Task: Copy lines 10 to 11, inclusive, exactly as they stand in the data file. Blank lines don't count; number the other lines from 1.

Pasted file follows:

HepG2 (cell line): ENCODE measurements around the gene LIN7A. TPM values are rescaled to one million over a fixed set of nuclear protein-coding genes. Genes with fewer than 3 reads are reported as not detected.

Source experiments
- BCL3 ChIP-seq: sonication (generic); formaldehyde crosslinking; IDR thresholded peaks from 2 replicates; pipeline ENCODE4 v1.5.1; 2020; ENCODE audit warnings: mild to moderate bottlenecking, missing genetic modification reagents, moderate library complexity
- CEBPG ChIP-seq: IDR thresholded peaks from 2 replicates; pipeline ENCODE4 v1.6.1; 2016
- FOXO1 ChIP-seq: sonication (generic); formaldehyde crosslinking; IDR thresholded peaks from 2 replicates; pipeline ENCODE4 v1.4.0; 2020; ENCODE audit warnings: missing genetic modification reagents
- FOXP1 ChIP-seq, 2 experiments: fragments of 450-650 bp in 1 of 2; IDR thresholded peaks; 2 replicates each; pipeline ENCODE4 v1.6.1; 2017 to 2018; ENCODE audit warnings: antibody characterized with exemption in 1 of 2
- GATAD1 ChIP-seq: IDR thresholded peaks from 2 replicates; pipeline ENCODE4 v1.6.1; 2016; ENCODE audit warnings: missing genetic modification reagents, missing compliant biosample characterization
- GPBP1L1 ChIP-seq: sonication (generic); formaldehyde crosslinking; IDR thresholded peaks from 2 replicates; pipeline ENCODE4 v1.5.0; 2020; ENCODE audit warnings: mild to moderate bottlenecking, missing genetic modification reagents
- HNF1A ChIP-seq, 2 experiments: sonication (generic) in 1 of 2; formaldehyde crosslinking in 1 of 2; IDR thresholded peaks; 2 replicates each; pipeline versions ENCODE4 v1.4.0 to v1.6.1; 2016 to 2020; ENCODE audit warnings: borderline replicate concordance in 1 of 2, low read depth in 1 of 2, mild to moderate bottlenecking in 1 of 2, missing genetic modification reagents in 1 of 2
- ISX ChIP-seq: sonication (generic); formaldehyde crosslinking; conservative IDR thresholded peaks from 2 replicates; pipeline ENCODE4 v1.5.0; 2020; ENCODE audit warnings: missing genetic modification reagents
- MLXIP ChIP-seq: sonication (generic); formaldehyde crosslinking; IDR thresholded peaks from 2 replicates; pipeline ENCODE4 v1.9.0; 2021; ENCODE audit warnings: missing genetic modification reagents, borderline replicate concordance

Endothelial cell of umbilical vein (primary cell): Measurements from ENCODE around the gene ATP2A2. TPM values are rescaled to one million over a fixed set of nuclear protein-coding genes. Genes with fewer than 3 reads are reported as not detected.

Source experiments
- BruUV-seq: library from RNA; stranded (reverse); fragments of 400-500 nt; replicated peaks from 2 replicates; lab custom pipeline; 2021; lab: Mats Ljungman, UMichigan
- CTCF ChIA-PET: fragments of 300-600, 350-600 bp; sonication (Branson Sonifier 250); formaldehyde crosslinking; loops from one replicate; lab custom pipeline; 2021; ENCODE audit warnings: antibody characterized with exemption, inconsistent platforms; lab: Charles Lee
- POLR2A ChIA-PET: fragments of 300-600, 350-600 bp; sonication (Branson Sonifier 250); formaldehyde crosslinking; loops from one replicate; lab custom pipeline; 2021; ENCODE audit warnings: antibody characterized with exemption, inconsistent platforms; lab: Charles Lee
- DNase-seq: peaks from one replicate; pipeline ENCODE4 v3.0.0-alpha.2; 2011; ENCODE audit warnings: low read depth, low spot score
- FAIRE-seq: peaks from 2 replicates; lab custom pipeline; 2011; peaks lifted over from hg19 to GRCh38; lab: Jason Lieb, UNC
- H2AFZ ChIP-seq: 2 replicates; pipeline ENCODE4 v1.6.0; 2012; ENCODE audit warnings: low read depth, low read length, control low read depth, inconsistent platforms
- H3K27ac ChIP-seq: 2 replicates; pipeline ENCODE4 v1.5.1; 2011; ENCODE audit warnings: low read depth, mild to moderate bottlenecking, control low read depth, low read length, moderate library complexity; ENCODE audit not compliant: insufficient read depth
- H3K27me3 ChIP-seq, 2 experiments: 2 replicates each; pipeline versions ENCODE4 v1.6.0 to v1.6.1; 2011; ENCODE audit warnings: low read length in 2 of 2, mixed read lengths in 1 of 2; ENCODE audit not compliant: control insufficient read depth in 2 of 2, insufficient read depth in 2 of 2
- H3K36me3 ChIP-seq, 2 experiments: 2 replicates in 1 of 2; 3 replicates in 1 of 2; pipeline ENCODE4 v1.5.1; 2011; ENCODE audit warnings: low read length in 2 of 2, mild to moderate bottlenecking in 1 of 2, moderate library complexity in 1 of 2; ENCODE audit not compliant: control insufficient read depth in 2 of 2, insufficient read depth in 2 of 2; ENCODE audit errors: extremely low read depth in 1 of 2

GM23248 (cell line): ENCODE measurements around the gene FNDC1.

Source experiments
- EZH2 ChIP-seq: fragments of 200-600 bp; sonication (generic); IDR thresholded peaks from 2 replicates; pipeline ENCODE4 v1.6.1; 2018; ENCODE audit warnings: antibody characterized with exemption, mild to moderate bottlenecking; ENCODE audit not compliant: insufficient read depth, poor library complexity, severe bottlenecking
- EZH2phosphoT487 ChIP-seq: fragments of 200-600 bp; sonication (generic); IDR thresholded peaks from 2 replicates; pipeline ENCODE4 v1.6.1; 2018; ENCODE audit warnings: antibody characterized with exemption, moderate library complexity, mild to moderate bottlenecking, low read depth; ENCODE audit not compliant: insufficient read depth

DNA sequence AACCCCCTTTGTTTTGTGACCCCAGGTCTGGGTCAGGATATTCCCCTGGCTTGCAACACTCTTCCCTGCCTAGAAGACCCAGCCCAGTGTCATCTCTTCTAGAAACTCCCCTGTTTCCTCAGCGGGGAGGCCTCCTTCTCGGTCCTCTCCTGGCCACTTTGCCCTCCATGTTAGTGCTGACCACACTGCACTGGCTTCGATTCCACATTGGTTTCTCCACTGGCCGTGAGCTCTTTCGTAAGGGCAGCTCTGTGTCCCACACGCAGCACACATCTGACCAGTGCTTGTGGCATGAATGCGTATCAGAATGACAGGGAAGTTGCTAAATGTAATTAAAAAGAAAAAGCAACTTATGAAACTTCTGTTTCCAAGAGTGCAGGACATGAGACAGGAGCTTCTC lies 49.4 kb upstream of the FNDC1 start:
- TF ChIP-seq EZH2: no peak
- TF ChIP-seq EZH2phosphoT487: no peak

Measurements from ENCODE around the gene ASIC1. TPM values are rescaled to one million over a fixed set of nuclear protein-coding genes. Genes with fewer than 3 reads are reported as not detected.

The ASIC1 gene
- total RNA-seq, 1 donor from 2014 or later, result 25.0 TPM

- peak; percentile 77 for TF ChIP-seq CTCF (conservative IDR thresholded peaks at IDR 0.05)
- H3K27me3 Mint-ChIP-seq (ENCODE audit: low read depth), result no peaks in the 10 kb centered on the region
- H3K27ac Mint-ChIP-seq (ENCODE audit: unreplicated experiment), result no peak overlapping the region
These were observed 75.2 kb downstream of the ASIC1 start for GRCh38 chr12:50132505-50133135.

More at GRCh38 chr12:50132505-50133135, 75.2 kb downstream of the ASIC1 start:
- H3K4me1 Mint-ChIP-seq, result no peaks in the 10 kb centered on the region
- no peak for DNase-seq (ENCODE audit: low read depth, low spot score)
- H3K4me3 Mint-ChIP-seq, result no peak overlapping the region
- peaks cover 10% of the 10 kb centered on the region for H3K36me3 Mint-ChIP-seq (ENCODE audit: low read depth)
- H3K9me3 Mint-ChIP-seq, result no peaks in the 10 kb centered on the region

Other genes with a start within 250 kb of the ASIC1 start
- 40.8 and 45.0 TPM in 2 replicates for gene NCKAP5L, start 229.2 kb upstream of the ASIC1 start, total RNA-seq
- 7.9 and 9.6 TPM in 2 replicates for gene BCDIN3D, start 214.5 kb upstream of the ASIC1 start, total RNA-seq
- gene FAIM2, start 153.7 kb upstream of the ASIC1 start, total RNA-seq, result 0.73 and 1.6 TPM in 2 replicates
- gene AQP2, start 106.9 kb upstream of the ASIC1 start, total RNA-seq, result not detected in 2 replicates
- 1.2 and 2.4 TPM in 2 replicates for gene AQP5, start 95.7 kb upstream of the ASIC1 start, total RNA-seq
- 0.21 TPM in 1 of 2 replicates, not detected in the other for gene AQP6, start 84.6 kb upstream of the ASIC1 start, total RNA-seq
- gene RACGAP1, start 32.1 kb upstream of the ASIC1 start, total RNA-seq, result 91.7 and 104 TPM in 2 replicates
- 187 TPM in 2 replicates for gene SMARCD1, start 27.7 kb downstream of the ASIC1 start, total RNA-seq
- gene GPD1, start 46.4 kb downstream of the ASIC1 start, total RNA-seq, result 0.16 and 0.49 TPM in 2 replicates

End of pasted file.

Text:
- ISX ChIP-seq: sonication (generic); formaldehyde crosslinking; conservative IDR thresholded peaks from 2 replicates; pipeline ENCODE4 v1.5.0; 2020; ENCODE audit warnings: missing genetic modification reagents
- MLXIP ChIP-seq: sonication (generic); formaldehyde crosslinking; IDR thresholded peaks from 2 replicates; pipeline ENCODE4 v1.9.0; 2021; ENCODE audit warnings: missing genetic modification reagents, borderline replicate concordance